By Malena Castaldi
MONTEVIDEO (Reuters) - Pharmacies in Uruguay began selling cannabis directly to consumers on Wednesday, culminating a long and pioneering legalization effort that began over three years ago.
The South American country of 3.4 million people is the first in the world to legalize the entire process of marijuana production for recreational use, including its cultivation and sale.
The law was passed in late 2013 as Uruguay sought to shift the market from criminals to its own government. The product is grown, packaged and distributed by two companies, Symbiosis and Iccorp, authorized and taxed by the state.
But the rollout has been slow as the government has faced internal opposition and tricky logistics. In the meantime, several other countries have moved toward a more flexible approach to regulation.
In Uruguay, any citizen over the age of 18 can now register to buy cannabis. Aided by fingerprint recognition technology, they can buy up to 40 grams (1.41 ounces) monthly for their personal use.
Registered users - nearly 5,000 so far - can buy 5-gram (0.18-ounce) sealed packets for $6.50 each.
One of the first to take up the opportunity was Xavier Ferreyra, a 32-year-old public sector employee.
"Now we're at a point where freedom to consume is guaranteed," he said, as he waited in line to buy his first packet.
For pharmacists like Sebastian Scaffo, who runs one of the 16 pharmacies in Uruguay authorized to sell the drug, it is an opportunity to bring in more clients and profit. In the first hour, he sold 15 packets.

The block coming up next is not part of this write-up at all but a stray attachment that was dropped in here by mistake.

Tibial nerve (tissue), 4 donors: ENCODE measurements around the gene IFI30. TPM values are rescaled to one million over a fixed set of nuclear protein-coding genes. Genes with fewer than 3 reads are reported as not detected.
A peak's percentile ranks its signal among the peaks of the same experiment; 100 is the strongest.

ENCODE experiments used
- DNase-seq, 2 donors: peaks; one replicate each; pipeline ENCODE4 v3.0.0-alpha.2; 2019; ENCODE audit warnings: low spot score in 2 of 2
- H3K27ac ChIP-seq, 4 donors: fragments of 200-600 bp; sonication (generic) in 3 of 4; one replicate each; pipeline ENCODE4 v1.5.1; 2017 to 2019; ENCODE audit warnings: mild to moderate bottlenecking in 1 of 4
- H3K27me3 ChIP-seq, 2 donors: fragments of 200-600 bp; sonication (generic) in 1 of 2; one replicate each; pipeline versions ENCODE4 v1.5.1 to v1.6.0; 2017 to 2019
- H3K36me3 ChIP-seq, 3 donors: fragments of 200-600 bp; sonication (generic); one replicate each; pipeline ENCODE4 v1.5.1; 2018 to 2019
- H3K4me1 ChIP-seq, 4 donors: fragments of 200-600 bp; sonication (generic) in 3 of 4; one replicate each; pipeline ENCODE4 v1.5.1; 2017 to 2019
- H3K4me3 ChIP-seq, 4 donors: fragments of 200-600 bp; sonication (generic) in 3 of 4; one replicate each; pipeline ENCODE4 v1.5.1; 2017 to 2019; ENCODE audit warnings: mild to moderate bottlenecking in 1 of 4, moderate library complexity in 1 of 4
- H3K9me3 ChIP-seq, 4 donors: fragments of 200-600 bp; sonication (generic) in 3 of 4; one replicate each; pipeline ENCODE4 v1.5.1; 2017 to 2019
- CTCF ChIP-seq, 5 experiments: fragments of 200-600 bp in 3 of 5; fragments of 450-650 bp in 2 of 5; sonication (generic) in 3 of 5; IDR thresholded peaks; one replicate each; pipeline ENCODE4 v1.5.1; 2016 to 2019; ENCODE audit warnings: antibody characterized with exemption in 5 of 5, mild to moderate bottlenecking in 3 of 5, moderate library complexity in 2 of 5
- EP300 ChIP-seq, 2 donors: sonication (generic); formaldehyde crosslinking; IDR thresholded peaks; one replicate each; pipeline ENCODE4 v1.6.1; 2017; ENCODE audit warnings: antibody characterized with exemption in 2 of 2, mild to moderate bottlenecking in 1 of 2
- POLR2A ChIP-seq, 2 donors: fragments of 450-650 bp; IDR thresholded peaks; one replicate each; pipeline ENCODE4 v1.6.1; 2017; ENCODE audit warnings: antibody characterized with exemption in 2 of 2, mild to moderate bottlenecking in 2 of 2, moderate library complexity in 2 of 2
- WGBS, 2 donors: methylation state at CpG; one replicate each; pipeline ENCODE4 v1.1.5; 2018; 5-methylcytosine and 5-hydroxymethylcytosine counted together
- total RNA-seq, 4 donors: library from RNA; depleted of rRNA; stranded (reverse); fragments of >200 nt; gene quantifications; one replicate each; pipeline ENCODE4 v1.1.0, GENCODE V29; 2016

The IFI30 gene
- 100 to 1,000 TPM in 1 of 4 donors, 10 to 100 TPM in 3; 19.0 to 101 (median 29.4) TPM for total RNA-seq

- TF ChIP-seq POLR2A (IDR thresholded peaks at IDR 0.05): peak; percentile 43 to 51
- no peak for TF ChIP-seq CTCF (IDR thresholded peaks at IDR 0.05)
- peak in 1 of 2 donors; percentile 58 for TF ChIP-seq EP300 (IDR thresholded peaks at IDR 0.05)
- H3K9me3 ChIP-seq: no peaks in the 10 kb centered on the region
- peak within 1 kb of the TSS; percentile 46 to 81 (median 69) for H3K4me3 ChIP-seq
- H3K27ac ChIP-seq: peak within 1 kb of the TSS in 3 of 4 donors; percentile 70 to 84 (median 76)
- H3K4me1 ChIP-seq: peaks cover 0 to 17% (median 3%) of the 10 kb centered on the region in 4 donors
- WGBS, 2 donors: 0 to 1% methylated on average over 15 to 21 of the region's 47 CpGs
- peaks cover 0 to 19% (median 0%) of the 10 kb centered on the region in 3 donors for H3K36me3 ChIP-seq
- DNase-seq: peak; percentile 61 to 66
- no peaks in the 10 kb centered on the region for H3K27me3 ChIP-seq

Smokers can choose between two brands - "Alfa 1," an "indica" variety that relaxes users, and "Beta 1," the more energizing "sativa" strain of cannabis.
Both varieties have a relatively low content of tetrahydrocannabinol (THC), local experts said, referring to the active ingredient in the plant that creates the high.
Its production will be carefully monitored to prevent sales to foreigners or people leaving the country, the government says.
The original government-sponsored legislation emerged during the presidency of Jose Mujica, a leftist ex-guerrilla who promoted a number of progressive reforms in Uruguay.
But the authorization for pharmacies to sell cannabis - initially expected by the end of 2014 - was postponed several times.
Since then, other countries in Latin America have moved toward allowing cannabis for medical use. A number of U.S. states have legalized recreational use and Canada is on track to legalize the drug by next year.
(Reporting by Malena Castaldi; Writing by Rosalba O'Brien; Editing by Frances Kerry and Matthew Lewis)